Improving the quality of care in community settings for people with ‘Complex Emotional Needs’ (CEN—our preferred working term for services for people with a “personality disorder” diagnosis or comparable needs) is recognised internationally as a priority. Plans to improve care should be rooted as far as possible in evidence. We aimed to take stock of the current state of such evidence, and identify significant gaps through a scoping review of published investigations of outcomes of community-based psychosocial interventions designed for CEN.
We conducted a scoping review with systematic searches. We searched six bibliographic databases, including forward and backward citation searching, and reference searching of relevant systematic reviews. We included studies using quantitative methods to test for effects on any clinical, social, and functioning outcomes from community-based interventions for people with CEN. The final search was conducted in November 2020.
We included 226 papers in all (210 studies). Little relevant literature was published before 2000. Since then, publications per year and sample sizes have gradually increased, but most studies are relatively small, including many pilot or uncontrolled studies. Most studies focus on symptom and self-harm outcomes of various forms of specialist psychotherapy: most result in outcomes better than from inactive controls and similar to other specialist psychotherapies. We found large evidence gaps. Adaptation and testing of therapies for significant groups (e.g. people with comorbid psychosis, bipolar disorder, post-traumatic stress disorder, or substance misuse; older and younger groups; parents) have for the most part only reached a feasibility testing stage. We found little evidence regarding interventions to improve social aspects of people’s lives, peer support, or ways of designing effective services.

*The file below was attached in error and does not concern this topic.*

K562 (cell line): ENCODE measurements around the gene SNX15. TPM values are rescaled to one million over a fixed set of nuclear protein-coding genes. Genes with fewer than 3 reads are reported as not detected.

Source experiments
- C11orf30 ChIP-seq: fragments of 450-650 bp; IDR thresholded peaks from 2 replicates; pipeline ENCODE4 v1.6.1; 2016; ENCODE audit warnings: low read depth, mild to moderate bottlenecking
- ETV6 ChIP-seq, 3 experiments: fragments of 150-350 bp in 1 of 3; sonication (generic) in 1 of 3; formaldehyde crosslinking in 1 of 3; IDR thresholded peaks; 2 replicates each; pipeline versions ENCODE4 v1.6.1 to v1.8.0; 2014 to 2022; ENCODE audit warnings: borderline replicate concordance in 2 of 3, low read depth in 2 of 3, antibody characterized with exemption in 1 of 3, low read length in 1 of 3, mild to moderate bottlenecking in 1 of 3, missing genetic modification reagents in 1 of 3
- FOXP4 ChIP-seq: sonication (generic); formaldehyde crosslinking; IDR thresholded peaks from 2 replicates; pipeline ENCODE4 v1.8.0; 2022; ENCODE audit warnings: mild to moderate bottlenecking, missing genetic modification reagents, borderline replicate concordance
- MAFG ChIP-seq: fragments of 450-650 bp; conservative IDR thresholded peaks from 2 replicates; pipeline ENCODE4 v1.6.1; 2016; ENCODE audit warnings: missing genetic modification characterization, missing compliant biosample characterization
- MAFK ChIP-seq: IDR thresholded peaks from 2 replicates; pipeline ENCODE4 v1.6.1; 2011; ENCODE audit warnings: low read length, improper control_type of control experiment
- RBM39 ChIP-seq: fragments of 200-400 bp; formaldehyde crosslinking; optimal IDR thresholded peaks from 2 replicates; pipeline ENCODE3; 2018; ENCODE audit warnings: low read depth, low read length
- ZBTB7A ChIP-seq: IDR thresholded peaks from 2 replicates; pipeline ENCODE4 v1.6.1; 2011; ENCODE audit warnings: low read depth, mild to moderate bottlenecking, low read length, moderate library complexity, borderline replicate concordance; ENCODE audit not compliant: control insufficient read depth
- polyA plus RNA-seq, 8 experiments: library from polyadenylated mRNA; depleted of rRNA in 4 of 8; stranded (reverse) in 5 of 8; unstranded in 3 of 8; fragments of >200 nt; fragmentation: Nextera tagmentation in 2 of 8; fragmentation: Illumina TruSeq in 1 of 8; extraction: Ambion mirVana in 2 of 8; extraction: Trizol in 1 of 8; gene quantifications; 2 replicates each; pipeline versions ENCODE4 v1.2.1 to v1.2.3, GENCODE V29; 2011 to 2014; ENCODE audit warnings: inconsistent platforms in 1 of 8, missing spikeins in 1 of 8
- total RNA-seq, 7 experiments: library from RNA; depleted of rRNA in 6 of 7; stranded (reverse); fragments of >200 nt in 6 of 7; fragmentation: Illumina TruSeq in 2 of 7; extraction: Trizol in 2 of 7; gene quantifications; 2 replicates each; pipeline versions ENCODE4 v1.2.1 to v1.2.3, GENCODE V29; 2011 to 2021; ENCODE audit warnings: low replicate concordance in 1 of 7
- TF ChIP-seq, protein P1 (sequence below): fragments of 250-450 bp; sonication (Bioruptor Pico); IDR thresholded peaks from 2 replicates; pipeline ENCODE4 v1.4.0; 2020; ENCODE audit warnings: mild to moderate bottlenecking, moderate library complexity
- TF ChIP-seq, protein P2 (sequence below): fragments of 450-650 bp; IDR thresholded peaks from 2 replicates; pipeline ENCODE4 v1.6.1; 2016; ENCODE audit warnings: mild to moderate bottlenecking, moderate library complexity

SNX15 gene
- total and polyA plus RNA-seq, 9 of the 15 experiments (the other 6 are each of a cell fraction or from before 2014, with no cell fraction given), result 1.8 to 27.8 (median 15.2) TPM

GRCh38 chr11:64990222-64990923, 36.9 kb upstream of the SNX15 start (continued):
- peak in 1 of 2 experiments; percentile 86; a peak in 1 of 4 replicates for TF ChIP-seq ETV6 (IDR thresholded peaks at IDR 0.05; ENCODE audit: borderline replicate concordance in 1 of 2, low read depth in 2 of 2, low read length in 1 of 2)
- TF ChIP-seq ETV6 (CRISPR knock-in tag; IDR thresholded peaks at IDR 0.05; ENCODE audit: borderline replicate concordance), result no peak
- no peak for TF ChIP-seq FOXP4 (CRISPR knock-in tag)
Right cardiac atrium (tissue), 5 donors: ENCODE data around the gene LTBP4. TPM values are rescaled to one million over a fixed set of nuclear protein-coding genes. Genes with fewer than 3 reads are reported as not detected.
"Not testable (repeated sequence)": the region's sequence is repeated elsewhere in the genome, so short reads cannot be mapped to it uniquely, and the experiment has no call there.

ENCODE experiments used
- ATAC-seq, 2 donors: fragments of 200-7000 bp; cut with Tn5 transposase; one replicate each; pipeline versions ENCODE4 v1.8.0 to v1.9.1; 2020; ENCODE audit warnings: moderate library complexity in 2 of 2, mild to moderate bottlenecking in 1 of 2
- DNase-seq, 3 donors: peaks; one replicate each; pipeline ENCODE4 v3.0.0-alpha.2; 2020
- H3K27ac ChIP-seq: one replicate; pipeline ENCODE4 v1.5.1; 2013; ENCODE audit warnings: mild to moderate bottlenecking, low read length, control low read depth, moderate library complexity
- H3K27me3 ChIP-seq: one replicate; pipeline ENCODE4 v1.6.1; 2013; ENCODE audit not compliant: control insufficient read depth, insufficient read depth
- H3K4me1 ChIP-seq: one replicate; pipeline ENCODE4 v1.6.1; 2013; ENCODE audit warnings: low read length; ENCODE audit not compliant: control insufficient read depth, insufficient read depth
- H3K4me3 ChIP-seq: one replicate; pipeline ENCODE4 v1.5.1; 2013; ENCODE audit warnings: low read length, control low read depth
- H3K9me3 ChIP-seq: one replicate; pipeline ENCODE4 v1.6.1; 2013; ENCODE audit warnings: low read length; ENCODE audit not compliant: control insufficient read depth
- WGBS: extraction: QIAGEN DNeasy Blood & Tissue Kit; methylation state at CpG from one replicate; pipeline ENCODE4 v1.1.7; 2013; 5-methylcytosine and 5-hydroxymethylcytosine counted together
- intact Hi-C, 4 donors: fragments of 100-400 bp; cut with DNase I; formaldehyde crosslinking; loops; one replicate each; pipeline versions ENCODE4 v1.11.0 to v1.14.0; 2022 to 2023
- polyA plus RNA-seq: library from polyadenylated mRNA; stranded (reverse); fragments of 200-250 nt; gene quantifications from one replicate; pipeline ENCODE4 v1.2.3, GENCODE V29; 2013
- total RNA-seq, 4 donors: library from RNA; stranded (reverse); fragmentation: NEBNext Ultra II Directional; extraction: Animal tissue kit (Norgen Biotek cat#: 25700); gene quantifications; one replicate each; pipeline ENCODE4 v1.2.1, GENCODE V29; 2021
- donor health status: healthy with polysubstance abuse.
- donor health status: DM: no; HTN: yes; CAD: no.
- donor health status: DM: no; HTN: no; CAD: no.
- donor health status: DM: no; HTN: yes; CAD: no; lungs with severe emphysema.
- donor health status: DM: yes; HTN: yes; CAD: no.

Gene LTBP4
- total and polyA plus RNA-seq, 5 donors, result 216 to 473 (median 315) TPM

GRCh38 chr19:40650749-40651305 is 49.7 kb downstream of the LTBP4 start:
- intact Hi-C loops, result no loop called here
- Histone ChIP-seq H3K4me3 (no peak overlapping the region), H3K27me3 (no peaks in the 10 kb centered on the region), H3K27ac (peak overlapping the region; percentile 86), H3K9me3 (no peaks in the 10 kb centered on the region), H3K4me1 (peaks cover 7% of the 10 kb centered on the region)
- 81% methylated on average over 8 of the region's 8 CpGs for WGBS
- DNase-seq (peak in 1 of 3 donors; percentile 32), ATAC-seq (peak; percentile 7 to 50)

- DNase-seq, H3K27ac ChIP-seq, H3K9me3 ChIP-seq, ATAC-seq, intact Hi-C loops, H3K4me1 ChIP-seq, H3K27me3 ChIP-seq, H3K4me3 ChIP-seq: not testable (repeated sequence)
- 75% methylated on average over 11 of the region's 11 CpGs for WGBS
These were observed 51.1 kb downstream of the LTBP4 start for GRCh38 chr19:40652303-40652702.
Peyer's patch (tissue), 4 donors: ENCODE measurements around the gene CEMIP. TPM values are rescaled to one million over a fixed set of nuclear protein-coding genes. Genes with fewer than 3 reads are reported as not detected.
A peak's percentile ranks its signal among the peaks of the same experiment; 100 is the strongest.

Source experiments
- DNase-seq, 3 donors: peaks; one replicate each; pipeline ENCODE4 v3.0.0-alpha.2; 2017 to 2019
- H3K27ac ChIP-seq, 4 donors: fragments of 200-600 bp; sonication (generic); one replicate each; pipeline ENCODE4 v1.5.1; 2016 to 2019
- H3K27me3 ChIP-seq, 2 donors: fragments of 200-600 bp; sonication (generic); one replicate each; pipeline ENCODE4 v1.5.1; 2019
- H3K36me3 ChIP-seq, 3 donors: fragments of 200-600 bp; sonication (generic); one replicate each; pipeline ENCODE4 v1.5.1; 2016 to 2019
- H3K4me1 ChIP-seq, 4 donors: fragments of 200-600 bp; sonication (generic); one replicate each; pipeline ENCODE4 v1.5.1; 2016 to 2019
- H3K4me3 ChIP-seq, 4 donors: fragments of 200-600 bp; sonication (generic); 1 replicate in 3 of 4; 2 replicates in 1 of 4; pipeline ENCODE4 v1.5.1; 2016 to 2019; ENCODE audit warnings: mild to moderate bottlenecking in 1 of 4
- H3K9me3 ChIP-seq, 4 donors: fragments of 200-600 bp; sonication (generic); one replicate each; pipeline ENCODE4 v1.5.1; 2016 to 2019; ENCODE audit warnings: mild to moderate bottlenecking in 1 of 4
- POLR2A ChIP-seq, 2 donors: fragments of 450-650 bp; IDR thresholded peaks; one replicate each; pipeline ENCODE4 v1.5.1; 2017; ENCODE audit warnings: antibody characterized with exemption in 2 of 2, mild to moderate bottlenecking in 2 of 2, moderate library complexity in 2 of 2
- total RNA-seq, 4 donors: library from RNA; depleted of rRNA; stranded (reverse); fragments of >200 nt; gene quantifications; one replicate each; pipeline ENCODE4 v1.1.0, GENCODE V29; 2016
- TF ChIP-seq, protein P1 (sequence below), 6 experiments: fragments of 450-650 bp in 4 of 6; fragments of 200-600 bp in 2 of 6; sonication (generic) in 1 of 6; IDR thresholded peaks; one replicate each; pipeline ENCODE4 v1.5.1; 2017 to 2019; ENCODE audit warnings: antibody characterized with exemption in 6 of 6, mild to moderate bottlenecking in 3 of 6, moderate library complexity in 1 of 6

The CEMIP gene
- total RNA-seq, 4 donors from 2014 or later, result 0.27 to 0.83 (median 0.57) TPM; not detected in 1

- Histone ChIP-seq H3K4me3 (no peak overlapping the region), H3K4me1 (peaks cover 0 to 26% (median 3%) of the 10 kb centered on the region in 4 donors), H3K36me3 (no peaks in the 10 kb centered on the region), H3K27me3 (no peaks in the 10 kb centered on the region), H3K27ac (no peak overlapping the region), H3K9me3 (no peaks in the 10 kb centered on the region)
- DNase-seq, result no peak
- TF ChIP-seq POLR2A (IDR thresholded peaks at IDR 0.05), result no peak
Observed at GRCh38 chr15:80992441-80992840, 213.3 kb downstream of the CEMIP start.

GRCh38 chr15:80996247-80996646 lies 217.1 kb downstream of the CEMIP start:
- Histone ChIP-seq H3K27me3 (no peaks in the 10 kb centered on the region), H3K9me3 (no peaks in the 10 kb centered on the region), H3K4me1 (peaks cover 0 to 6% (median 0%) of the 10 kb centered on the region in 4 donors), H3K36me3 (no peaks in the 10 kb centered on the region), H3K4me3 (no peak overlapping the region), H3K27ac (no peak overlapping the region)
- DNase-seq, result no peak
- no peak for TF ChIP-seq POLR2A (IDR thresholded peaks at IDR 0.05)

Compared with other longer term mental health problems that significantly impair functioning, the evidence base on how to provide high quality care for people with CEN is very limited. There is good evidence that people with CEN can be helped when specialist therapies are available and when they are able to engage with them. However, a much more methodologically robust and substantial literature addressing a much wider range of research questions is urgently needed to optimise treatment and support across this group.